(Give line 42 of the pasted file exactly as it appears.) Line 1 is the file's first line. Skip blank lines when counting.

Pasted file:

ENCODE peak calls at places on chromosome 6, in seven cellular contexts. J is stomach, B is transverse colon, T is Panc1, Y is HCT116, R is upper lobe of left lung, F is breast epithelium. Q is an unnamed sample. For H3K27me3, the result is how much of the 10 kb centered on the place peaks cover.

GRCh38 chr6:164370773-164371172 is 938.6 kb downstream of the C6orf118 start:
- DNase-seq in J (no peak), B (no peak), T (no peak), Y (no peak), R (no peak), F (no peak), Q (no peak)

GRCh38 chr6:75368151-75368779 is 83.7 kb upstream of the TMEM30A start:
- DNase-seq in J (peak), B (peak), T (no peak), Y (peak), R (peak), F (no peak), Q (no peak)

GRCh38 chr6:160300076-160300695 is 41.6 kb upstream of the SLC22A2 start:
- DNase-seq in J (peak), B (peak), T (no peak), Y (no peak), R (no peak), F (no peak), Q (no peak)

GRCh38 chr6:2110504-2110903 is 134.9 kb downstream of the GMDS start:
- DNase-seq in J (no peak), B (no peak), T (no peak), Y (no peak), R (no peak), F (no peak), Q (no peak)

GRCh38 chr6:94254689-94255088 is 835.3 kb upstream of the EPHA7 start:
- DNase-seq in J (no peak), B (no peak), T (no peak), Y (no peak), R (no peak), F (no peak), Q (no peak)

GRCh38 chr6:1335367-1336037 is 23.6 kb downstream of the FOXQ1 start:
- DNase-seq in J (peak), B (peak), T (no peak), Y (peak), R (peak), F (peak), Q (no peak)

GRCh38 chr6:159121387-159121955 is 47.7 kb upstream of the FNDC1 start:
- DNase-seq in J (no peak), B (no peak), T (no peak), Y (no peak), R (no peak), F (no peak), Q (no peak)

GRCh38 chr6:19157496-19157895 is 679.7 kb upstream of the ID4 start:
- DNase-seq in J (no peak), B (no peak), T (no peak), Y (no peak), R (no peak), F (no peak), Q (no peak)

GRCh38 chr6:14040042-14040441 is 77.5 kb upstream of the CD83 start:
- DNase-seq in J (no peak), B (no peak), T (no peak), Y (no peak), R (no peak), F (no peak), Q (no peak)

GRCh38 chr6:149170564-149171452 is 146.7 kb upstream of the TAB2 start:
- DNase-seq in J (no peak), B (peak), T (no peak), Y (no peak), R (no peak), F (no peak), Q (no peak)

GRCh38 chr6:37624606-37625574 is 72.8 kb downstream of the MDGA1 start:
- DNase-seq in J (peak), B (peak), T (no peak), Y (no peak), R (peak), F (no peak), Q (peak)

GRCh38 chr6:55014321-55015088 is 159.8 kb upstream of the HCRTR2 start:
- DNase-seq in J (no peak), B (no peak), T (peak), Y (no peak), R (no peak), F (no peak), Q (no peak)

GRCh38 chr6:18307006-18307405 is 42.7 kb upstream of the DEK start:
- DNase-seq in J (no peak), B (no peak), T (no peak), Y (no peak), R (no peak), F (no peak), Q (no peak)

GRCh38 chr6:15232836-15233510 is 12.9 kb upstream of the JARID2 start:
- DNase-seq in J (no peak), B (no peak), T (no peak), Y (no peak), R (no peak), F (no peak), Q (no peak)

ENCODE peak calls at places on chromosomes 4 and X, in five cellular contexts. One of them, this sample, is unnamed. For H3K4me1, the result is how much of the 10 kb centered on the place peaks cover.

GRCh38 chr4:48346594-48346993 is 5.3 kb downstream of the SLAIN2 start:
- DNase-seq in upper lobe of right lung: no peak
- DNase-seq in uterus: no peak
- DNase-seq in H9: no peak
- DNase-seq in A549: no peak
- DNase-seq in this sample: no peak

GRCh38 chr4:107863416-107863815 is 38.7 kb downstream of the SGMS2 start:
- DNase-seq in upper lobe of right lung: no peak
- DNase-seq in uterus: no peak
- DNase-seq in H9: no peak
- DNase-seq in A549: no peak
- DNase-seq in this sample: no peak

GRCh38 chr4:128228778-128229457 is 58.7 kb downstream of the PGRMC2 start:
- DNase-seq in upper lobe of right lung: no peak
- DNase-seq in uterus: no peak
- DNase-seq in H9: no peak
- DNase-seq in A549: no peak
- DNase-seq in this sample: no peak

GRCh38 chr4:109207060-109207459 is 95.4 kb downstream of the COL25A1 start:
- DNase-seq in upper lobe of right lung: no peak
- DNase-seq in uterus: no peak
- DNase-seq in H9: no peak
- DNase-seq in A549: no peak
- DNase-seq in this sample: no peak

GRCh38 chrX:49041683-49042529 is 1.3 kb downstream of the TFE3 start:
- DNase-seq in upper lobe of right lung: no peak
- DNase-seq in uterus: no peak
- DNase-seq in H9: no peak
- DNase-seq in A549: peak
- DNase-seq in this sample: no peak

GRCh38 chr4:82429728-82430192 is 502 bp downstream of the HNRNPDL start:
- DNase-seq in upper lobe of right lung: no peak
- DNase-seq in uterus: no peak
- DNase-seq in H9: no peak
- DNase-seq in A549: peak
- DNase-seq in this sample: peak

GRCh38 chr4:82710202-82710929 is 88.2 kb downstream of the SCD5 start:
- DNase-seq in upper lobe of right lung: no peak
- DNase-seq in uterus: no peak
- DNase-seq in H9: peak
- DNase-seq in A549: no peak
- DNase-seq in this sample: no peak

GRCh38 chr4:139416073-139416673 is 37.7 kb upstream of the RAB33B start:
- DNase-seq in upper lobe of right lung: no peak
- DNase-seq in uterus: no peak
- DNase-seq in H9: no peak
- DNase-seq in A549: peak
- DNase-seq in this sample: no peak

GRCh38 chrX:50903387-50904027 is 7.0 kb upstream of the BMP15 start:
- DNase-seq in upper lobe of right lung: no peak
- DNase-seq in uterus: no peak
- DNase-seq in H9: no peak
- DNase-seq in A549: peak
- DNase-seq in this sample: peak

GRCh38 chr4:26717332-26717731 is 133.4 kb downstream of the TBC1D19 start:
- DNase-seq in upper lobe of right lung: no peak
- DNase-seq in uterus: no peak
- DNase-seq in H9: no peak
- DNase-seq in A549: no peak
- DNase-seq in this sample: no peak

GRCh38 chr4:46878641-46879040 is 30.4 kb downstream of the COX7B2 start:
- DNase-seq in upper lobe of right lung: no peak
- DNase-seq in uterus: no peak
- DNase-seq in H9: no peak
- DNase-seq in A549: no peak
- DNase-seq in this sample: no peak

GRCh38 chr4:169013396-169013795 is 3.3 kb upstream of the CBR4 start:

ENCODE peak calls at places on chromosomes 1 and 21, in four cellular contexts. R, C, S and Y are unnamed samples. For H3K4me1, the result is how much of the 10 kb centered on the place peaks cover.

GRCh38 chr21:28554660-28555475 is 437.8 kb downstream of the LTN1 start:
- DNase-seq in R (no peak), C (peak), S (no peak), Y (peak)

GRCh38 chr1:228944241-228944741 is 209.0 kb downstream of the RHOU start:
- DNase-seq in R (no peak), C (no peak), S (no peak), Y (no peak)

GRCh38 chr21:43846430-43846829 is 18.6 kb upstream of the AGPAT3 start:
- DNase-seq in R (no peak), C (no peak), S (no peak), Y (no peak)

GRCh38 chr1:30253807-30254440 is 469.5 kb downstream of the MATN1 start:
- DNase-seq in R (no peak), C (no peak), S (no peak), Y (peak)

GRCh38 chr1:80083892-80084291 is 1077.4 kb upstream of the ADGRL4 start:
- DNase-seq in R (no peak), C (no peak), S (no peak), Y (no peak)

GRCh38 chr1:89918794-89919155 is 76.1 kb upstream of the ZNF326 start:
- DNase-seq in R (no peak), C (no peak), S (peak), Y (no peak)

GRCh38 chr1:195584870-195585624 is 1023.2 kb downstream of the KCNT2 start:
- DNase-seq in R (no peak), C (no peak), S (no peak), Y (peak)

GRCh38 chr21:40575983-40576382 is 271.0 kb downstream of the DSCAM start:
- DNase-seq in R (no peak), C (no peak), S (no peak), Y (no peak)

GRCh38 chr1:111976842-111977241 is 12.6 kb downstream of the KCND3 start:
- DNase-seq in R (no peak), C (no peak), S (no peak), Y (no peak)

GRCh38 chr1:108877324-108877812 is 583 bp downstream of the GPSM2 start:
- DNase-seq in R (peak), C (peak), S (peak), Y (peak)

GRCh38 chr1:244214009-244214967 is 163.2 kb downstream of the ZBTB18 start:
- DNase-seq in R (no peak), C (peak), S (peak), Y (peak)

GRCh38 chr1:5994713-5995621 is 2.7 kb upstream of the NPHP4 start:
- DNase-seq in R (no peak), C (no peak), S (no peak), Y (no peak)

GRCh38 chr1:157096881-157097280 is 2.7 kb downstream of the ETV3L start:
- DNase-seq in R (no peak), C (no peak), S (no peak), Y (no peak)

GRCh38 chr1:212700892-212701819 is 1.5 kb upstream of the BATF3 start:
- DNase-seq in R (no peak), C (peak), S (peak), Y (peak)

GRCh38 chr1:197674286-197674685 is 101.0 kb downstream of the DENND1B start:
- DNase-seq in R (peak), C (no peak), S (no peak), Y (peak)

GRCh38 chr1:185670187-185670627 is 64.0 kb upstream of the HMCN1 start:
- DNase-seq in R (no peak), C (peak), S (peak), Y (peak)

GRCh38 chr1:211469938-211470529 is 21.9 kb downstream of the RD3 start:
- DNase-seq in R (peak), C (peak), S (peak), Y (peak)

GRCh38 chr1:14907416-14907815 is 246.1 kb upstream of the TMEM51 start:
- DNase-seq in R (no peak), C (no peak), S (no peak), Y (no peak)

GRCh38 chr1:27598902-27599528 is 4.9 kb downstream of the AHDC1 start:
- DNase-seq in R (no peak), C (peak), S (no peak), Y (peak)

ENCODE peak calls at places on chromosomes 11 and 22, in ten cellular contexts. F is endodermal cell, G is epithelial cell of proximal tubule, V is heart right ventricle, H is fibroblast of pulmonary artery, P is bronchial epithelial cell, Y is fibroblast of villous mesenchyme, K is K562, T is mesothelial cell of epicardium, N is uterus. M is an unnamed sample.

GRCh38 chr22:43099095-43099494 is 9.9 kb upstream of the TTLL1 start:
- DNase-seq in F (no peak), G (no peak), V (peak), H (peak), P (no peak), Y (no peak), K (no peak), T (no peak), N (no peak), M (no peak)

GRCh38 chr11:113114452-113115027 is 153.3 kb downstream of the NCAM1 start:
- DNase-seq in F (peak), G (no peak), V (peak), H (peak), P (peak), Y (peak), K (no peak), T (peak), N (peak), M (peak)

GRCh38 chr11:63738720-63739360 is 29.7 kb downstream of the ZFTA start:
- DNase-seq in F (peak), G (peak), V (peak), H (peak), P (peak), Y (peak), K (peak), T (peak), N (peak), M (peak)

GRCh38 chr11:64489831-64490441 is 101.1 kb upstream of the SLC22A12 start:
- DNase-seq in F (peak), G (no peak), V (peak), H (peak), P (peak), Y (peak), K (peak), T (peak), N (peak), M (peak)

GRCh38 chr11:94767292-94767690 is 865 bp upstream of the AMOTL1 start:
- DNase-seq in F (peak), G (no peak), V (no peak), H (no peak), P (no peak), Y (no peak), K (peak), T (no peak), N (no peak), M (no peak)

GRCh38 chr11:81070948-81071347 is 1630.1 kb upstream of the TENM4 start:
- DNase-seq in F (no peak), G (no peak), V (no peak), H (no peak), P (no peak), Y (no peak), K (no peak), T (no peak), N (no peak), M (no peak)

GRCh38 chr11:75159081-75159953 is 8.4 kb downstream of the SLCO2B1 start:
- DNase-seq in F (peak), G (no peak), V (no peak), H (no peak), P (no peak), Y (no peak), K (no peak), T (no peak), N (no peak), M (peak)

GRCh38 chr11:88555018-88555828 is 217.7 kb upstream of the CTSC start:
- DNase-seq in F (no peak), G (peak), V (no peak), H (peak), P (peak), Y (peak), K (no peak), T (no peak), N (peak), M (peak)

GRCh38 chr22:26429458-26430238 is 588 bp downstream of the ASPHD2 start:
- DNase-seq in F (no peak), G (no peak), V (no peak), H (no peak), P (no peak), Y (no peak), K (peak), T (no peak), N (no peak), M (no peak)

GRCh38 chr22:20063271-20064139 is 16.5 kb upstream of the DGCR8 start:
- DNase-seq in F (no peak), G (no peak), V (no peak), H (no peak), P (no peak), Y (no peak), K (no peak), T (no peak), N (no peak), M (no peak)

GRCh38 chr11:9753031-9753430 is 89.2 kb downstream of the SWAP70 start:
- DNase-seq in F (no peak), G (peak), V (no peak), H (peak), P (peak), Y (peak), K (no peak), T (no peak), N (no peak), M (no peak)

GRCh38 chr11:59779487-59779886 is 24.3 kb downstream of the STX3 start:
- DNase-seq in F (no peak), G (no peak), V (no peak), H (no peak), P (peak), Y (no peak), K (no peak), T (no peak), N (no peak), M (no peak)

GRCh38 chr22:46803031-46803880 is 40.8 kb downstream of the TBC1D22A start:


- DNase-seq in this sample: no peak